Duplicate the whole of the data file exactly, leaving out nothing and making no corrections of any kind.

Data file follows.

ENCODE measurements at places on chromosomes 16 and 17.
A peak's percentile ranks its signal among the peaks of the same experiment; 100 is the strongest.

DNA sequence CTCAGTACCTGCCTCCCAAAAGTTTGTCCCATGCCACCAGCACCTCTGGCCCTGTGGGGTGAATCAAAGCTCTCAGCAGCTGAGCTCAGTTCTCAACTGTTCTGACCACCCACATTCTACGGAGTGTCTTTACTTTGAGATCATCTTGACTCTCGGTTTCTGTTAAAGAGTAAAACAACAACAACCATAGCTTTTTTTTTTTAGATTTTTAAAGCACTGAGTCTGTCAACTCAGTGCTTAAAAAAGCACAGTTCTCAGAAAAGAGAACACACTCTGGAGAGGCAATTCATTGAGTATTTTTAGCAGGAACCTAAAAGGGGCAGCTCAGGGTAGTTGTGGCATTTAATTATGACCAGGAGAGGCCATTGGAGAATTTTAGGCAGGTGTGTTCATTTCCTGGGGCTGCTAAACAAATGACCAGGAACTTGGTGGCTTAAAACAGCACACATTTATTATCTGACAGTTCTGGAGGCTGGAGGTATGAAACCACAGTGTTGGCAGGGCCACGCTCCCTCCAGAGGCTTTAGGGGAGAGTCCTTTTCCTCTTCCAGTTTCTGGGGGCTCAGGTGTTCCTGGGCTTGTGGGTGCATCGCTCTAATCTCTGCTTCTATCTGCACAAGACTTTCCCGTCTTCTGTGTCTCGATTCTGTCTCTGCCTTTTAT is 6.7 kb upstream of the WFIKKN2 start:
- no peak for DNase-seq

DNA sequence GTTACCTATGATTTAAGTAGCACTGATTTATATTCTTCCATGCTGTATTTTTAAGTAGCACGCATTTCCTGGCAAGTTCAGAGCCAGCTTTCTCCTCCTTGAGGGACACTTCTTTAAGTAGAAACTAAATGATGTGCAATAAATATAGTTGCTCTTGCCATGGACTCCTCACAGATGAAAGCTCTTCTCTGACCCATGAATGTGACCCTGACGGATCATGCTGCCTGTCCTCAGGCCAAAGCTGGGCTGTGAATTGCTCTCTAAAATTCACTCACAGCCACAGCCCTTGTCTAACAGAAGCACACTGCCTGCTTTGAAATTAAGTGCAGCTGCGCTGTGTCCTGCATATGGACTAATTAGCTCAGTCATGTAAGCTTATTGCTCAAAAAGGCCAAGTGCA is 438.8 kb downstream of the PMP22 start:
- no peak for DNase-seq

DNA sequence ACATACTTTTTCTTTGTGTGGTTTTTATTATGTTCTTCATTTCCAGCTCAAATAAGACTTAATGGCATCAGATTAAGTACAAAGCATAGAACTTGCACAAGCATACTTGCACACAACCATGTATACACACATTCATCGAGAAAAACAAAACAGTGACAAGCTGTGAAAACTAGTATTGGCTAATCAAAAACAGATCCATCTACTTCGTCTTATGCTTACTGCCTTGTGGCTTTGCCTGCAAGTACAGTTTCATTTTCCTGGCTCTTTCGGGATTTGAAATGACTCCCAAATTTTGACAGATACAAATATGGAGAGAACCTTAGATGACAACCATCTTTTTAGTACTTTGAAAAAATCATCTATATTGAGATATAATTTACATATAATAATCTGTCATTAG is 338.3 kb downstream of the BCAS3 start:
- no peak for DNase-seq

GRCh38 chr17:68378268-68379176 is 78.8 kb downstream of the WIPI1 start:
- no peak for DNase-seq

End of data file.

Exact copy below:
ENCODE measurements at places on chromosomes 16 and 17.
A peak's percentile ranks its signal among the peaks of the same experiment; 100 is the strongest.

DNA sequence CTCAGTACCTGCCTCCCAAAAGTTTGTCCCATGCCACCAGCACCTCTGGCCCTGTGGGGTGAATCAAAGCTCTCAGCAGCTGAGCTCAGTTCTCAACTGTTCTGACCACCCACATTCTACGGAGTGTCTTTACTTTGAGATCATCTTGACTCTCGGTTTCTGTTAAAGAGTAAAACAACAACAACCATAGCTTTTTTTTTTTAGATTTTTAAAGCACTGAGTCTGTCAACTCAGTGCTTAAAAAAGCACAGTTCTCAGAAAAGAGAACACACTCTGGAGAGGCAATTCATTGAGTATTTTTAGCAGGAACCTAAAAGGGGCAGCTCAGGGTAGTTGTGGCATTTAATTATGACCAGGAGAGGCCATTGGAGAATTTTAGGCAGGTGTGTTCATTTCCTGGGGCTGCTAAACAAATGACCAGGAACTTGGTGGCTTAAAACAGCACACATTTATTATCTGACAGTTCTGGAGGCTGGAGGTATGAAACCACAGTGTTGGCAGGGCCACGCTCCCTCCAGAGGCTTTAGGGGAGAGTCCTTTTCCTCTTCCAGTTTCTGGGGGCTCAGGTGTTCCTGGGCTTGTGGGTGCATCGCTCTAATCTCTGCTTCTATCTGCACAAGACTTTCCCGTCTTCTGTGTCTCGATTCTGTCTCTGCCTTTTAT is 6.7 kb upstream of the WFIKKN2 start:
- no peak for DNase-seq

DNA sequence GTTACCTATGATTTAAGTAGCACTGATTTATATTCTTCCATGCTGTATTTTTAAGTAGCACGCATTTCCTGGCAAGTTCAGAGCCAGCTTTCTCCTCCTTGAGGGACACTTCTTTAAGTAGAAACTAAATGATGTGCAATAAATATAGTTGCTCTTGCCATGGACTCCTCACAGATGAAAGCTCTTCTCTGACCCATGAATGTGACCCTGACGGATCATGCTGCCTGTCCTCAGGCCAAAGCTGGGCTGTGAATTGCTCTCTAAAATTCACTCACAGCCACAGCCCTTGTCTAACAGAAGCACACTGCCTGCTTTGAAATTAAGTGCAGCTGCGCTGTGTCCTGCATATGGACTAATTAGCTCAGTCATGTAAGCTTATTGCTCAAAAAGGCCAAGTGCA is 438.8 kb downstream of the PMP22 start:
- no peak for DNase-seq

DNA sequence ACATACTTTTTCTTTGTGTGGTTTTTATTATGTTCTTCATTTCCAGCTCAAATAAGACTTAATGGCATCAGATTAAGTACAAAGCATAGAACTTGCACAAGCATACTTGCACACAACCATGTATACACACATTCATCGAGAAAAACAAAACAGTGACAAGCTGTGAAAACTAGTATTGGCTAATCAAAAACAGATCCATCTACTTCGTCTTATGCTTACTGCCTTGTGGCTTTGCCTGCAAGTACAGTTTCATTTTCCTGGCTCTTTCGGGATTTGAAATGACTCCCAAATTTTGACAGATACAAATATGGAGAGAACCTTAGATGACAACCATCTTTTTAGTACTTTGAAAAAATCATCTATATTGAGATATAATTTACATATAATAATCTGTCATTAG is 338.3 kb downstream of the BCAS3 start:
- no peak for DNase-seq

GRCh38 chr17:68378268-68379176 is 78.8 kb downstream of the WIPI1 start:
- no peak for DNase-seq